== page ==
The Perks of Being a Sidekick: Preparing for Artist Interviews Firsthand

This week’s returning contributing writer, Jessica Ford, is a graduate fellow in paintings conservation at Winterthur/University of Delaware. She is fulfilling her third-year internship at the Smithsonian American Art Museum and after graduating this summer will begin a Mellon Fellowship at the Brooklyn Museum in the fall.

My final year as a graduate student has been filled with modern and contemporary art, which is exactly what I was looking for when signing on for a third-year internship with the Lunder Conservation Center. As I encounter all kinds of artistic, commercial, and conservation materials, the questions of “what” and “why” become increasingly intriguing and complex, in part because they are often total mysteries. I usually find myself in one-sided conversation with paintings during long treatment hours together, asking questions that would be more effective if directed towards artists, were they still living. Surprisingly, these chats are not fruitless; rather, they build up a sense of responsibility to help document living artists’ thoughts for the benefit of future conservators, the artwork, and, ultimately, the viewers.

Switching interview subjects from paintings to humans promised to be a daunting step towards unpredictability. To prepare for this challenge, I jumped on two fantastic opportunities that took place earlier this year. One was the Artist Interview Workshop hosted by VoCA and the Lunder Conservation Center, which provided two interactive days packed with interview tips, practical challenges and solutions, and equipment details shared by experienced interviewers. An excellent summary of highlights has already been written by fellow attendee Kristin Robinson, so suffice to say here that my notes from the experience are treasured.

Additionally, Smithsonian Conservation Fellow and VoCA Program Committee member Steven O’Banion graciously let me assist with the interview of Robin Rose, a local artist whose work appears in the collections of both the Hirshhorn and the American Art Museum, as part of the Hirshhorn Museum’s artist interview program. Steven shared the background information he had gathered about Mr. Rose with me, and the day before the interview he familiarized me with the logistics of the plan. This was to be the Hirshhorn’s most elaborate interview yet, beginning at the artist’s home studio in the morning and then continuing with a more formal interview back at the Hirshhorn conservation studio. The interview team was top-notch: Steven and chief conservator Susan Lake were the interviewers, collections assistant Nick Kaplan ran audio, and staff photographer Cathy Carver and conservation intern Caitlin Richeson were the videographers. I took supplemental photos and ran a back-up video-audio recording, and, along with everyone else, helped bus equipment.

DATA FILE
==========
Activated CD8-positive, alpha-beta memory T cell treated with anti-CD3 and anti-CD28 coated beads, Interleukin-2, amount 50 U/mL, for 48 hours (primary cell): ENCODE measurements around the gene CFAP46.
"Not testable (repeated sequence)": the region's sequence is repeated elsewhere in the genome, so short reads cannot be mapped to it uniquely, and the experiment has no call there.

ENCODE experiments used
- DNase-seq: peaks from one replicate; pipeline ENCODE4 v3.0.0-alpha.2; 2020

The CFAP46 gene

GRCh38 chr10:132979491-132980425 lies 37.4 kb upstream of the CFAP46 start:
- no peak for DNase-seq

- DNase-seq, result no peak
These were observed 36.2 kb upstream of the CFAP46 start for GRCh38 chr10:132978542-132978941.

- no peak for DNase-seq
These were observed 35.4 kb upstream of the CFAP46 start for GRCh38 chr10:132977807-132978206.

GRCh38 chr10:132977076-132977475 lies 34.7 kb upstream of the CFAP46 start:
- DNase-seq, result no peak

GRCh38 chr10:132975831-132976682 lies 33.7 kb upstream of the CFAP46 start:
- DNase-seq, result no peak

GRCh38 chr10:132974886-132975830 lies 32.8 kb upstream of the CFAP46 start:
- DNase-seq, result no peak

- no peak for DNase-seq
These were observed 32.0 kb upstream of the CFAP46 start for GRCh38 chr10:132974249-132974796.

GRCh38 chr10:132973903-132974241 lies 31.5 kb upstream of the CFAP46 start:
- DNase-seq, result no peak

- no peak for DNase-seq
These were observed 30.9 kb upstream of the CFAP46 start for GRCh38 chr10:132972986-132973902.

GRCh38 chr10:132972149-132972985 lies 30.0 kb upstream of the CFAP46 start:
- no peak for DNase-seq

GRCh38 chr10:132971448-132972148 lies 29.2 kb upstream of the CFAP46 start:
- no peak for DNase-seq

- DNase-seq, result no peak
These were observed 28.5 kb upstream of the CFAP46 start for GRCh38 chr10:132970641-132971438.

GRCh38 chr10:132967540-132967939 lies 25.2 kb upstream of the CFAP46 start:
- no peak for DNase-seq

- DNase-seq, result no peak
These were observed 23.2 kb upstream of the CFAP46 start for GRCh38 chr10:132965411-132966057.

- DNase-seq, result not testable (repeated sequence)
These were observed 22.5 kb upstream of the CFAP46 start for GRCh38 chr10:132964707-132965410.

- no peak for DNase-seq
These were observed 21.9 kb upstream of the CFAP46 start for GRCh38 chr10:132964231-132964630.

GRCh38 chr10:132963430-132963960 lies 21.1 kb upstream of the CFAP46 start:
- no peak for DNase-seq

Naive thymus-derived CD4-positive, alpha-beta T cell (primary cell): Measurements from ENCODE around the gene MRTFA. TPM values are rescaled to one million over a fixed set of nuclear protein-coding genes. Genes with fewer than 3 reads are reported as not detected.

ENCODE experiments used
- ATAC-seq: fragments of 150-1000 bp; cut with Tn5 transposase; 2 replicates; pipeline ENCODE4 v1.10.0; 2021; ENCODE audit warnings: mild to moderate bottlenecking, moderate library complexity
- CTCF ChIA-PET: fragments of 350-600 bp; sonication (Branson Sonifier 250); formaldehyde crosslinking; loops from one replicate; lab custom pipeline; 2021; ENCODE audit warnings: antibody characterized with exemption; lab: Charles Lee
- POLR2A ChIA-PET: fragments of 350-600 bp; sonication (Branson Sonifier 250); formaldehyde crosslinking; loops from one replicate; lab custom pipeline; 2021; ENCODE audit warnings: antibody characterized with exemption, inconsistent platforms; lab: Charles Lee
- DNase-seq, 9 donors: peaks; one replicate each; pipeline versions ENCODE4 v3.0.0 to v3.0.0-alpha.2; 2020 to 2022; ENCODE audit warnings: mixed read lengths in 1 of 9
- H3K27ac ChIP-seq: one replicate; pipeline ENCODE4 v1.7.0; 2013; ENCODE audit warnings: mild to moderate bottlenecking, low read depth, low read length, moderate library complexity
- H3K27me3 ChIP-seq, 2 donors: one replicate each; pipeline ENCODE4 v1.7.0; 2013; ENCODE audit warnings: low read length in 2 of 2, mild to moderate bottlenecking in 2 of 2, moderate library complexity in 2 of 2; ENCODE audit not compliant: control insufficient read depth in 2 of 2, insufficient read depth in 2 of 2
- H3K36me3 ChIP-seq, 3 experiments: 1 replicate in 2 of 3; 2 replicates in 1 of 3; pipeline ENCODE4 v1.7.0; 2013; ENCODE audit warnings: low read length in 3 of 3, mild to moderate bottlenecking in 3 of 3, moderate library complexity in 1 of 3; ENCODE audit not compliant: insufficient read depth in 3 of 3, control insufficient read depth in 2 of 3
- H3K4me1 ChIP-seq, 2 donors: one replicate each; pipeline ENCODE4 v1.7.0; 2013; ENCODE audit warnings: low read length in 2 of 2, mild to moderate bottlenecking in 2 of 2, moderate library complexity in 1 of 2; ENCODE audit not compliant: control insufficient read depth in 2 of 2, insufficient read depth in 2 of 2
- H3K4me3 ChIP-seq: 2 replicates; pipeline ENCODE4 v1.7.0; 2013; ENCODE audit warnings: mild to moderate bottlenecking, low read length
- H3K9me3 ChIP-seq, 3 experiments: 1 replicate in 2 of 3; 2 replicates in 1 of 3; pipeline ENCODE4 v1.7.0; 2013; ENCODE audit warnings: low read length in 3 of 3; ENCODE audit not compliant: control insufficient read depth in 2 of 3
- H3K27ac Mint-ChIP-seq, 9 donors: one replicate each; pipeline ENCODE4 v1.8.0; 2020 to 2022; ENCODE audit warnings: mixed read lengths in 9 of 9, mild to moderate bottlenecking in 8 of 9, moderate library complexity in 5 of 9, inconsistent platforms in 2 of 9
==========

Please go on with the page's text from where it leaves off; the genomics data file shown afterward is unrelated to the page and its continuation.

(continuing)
The interview set up in the Hirshhorn conservation studio. From left: Nick Kaplan, Caitlin Richeson, Robin Rose, Cathy Carver, Susan Lake, and Steven O'Banion.

The interview set up in the Hirshhorn conservation studio.
From left: Nick Kaplan, Caitlin Richeson, Robin Rose, Cathy Carver, Susan Lake, and Steven O’Banion.

Mr. Rose is mostly known for his encaustic works, although he now uses acrylic paint during the winter months. The cheerful and well-spoken artist is also a musician, and not only are his paintings conceptually tied to sound, but his studio is literally surrounded by an incredible collection of records, mid-century turn tables and sound boards, and guitars. The morning session allowed Mr. Rose to discuss his carefully thought-out technique and material choices, whereas the afternoon was geared towards specific artworks and goals of preservation. Steven had prepared an outline of priority questions that he and Susan used as personal checklists, not as a script. This helped keep the conversation both natural and productive. The full interview transcript and all digital files have been archived, and clips of the interview are now available upon request.

I strongly encourage others to seek similar opportunities to assist or shadow an established interview program such as the Hirshhorn’s. While most interviews may not have as much institutional support or be as well-produced, participating in a “best practice” scenario provides a standard for comparison in the future. Witnessing the process firsthand and getting to handle the equipment goes a long way towards increasing confidence; familiarity with the environment of an interview helps an interviewer focus on the artist. Tips given during the VoCA workshop were put into practice here, demonstrating the effectiveness of details such as high quality sound and appropriate camera angles, and keeping an interviewee on topic while encouraging his voice. By far, the most beneficial aspect to observe was the shared knowledge and goals within the Hirshhorn team that manifest preparation into action. This gave a sense of focus to a conversation that could have gone in any direction.

As I wrap up my student career and look ahead to professional life, I am immensely grateful to have had the chance to learn from the best through involvement in the VoCA workshop and the Hirshhorn’s interview program. While I may not be cured of my tendency to talk to paintings, I feel more confident about moving forward with a proactive and productive approach to this vital aspect of preserving contemporary art.

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